They are experienced professionals with the knowledge and skills to help students deal with stress, plan for success, and handle everything in between. February 6-10 is National School Counseling Week, a time to celebrate the important work school counselors do and the positive impact they have on students in the Cherry Creek School District.
Counselors are on staff in every middle and high school in the district. They work with students throughout their middle and high school years, providing important support in three main areas:
• Academic planning – helping students plan their middle and high school coursework so they can graduate and meet the requirements for whatever they want to pursue first after high school; college, vocational training, the military or the workforce.
• Career exploration – helping students discover and develop the talents and interests that may lead to a challenging and rewarding career.
• Personal/Social support – working in tandem with mental health staff to help students who are struggling with personal or family issues and educating all students about healthy choices and suicide prevention.
“The scope of the work our counselors do on behalf of our students and families cannot be overstated,” said Superintendent Mary Chesley. “They help students transition to and through middle and high school, teach them how to make good choices, handle challenges, and sometimes deal with crisis or tragedy, all while making a plan for success in college or careers.”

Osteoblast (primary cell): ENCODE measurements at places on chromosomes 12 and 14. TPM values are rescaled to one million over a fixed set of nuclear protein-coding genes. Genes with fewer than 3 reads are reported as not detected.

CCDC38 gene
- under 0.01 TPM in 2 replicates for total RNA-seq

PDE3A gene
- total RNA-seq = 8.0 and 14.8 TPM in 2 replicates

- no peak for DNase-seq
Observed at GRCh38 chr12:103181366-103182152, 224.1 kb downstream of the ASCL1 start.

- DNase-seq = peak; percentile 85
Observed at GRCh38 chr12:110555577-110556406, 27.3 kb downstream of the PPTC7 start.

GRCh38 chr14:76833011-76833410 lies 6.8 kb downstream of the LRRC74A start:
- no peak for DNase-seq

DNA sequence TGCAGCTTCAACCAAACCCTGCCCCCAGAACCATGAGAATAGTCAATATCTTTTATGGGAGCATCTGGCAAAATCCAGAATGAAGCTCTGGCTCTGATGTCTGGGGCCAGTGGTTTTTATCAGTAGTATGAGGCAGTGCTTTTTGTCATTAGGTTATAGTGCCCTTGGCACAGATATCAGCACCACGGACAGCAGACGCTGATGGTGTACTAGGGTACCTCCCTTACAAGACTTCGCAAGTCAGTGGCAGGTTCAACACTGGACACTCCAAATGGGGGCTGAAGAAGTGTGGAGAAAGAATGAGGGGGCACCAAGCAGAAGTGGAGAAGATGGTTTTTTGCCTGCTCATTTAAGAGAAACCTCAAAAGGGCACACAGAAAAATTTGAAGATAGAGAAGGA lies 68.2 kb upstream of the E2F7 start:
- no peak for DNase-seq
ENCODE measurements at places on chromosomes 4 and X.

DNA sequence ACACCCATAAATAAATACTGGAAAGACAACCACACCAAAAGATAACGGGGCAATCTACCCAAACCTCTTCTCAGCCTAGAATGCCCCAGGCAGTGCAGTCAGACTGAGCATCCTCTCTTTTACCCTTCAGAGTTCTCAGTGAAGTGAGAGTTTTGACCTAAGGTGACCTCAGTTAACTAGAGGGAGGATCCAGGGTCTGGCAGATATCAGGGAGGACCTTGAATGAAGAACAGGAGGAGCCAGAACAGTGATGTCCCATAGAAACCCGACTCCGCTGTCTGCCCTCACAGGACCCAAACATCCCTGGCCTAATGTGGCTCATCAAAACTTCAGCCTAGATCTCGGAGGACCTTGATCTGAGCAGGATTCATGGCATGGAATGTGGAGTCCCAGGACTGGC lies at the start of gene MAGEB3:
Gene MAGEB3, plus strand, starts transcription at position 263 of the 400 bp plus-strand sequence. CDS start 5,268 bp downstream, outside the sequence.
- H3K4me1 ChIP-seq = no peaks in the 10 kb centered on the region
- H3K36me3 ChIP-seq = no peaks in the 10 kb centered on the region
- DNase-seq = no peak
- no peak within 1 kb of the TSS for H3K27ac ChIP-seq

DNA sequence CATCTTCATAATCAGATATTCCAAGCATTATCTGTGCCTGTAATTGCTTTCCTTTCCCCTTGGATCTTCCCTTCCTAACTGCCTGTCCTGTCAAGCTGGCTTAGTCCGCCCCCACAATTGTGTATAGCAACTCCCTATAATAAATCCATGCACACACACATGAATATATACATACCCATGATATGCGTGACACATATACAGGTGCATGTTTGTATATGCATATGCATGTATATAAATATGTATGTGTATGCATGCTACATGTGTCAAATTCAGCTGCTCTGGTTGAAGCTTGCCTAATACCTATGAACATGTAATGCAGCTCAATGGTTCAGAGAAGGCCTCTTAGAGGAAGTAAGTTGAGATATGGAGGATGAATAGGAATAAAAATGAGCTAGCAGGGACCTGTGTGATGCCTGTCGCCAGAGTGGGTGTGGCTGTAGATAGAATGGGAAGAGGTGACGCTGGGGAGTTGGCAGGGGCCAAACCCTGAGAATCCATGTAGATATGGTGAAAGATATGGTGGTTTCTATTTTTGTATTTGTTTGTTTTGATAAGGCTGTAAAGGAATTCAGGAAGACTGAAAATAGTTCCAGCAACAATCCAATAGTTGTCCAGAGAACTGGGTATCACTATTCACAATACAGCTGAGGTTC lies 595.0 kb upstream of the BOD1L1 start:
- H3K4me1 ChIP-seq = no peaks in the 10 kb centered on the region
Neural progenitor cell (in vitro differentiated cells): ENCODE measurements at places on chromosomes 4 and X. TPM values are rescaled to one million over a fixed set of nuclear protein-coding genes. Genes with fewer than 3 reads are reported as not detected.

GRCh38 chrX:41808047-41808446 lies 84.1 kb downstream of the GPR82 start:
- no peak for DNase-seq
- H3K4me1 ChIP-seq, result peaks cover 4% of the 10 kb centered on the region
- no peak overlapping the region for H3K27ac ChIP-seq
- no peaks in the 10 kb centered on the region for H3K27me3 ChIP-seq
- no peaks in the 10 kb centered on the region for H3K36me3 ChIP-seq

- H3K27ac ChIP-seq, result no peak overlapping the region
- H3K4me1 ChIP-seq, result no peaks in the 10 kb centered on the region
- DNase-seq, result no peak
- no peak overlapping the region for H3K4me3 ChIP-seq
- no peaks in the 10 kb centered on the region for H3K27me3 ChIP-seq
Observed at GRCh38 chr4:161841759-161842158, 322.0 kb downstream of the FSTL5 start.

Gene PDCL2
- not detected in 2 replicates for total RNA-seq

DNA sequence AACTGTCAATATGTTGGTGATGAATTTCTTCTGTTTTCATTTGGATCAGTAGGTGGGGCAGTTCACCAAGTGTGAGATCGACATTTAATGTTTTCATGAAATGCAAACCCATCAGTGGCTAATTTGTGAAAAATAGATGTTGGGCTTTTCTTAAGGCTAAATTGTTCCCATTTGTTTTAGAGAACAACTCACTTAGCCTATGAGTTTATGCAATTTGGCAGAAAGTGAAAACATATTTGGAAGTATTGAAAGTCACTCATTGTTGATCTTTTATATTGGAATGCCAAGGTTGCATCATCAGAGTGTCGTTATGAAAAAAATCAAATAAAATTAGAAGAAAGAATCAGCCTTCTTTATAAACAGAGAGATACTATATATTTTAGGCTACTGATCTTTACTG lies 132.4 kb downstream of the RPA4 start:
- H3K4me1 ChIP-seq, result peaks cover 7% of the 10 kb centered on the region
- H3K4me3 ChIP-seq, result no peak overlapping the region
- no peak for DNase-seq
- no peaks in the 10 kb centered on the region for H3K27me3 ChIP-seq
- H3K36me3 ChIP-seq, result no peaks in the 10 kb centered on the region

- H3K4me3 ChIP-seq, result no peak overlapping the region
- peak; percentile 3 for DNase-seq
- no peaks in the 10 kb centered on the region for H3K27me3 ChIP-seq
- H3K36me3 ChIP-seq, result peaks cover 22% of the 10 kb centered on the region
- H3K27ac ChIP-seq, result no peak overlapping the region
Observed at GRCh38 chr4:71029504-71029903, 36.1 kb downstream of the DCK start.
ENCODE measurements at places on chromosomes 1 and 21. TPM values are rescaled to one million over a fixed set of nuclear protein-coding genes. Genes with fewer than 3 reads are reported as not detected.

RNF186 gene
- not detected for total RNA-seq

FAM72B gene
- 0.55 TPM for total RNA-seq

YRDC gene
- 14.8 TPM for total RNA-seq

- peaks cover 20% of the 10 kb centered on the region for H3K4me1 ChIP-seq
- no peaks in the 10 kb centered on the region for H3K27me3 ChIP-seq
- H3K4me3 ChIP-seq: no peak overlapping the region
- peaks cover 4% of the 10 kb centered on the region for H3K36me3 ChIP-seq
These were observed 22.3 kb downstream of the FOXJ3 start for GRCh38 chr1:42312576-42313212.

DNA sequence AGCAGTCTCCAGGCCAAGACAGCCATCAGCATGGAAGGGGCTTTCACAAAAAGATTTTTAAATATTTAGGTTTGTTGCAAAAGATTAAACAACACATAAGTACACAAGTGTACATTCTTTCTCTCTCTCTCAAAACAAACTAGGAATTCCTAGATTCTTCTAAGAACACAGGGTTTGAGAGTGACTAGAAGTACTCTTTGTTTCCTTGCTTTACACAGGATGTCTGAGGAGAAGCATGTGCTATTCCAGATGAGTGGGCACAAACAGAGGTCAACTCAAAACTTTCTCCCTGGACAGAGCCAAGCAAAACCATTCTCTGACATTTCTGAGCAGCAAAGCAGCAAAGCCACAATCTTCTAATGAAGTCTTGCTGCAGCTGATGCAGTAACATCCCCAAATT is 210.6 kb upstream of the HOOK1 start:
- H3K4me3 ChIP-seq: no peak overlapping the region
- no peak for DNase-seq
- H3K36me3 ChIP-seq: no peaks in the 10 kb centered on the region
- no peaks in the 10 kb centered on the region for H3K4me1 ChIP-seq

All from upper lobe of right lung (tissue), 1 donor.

Grandview’s Paul Eppard, who has been a counselor for 15 years, says the work is incredibly rewarding.
“I have the best job in the school,” said Eppard. “I get to teach, I get to work with kids individually, work with their families, and work with them for four years so I get to know them really well. That’s pretty awesome!”
In Cherry Creek, counseling programs are data-driven and results-oriented. Counselors use surveys, test scores, graduation rates, college acceptance and attendance rates, and other measures, to ensure students are getting the support they need.
In 2007, the Grandview Counseling Department was the first in the state of Colorado to earn the prestigious “Recognized American School Counselor Model Program” status from the American School Counselors Association.
Individual counselors have also been honored for excellence. Overland’s Chahnuh Fritz and Smoky Hill’s Craig Quintana were named “Counselors of the Month” in September and November respectively, by the Colorado Council on High School and College Relations.